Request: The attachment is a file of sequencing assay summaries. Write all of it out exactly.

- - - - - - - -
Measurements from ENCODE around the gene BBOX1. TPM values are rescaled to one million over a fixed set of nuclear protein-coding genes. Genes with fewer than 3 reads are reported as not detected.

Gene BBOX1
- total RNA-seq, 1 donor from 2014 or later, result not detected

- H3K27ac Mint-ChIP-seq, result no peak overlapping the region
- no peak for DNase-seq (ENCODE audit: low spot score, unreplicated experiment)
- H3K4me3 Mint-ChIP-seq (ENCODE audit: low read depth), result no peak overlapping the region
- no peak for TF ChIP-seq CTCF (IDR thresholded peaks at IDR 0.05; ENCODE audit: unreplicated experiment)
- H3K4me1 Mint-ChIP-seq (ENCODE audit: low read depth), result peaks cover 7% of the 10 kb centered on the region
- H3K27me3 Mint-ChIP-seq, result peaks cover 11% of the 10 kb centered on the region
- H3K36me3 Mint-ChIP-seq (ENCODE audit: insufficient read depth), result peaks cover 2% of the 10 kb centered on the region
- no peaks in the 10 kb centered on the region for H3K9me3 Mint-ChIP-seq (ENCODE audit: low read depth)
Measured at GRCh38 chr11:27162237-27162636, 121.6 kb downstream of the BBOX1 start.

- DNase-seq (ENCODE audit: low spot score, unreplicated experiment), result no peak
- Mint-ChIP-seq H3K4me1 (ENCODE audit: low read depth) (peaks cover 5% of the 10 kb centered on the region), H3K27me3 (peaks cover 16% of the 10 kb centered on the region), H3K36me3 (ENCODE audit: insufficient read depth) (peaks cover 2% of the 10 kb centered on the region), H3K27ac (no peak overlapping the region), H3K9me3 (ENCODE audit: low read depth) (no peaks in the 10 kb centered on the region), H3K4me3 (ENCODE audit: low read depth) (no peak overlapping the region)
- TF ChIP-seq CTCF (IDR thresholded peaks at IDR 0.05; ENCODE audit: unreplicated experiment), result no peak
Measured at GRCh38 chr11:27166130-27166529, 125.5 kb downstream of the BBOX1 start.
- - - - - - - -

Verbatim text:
Measurements from ENCODE around the gene BBOX1. TPM values are rescaled to one million over a fixed set of nuclear protein-coding genes. Genes with fewer than 3 reads are reported as not detected.

Gene BBOX1
- total RNA-seq, 1 donor from 2014 or later, result not detected

- H3K27ac Mint-ChIP-seq, result no peak overlapping the region
- no peak for DNase-seq (ENCODE audit: low spot score, unreplicated experiment)
- H3K4me3 Mint-ChIP-seq (ENCODE audit: low read depth), result no peak overlapping the region
- no peak for TF ChIP-seq CTCF (IDR thresholded peaks at IDR 0.05; ENCODE audit: unreplicated experiment)
- H3K4me1 Mint-ChIP-seq (ENCODE audit: low read depth), result peaks cover 7% of the 10 kb centered on the region
- H3K27me3 Mint-ChIP-seq, result peaks cover 11% of the 10 kb centered on the region
- H3K36me3 Mint-ChIP-seq (ENCODE audit: insufficient read depth), result peaks cover 2% of the 10 kb centered on the region
- no peaks in the 10 kb centered on the region for H3K9me3 Mint-ChIP-seq (ENCODE audit: low read depth)
Measured at GRCh38 chr11:27162237-27162636, 121.6 kb downstream of the BBOX1 start.

- DNase-seq (ENCODE audit: low spot score, unreplicated experiment), result no peak
- Mint-ChIP-seq H3K4me1 (ENCODE audit: low read depth) (peaks cover 5% of the 10 kb centered on the region), H3K27me3 (peaks cover 16% of the 10 kb centered on the region), H3K36me3 (ENCODE audit: insufficient read depth) (peaks cover 2% of the 10 kb centered on the region), H3K27ac (no peak overlapping the region), H3K9me3 (ENCODE audit: low read depth) (no peaks in the 10 kb centered on the region), H3K4me3 (ENCODE audit: low read depth) (no peak overlapping the region)
- TF ChIP-seq CTCF (IDR thresholded peaks at IDR 0.05; ENCODE audit: unreplicated experiment), result no peak
Measured at GRCh38 chr11:27166130-27166529, 125.5 kb downstream of the BBOX1 start.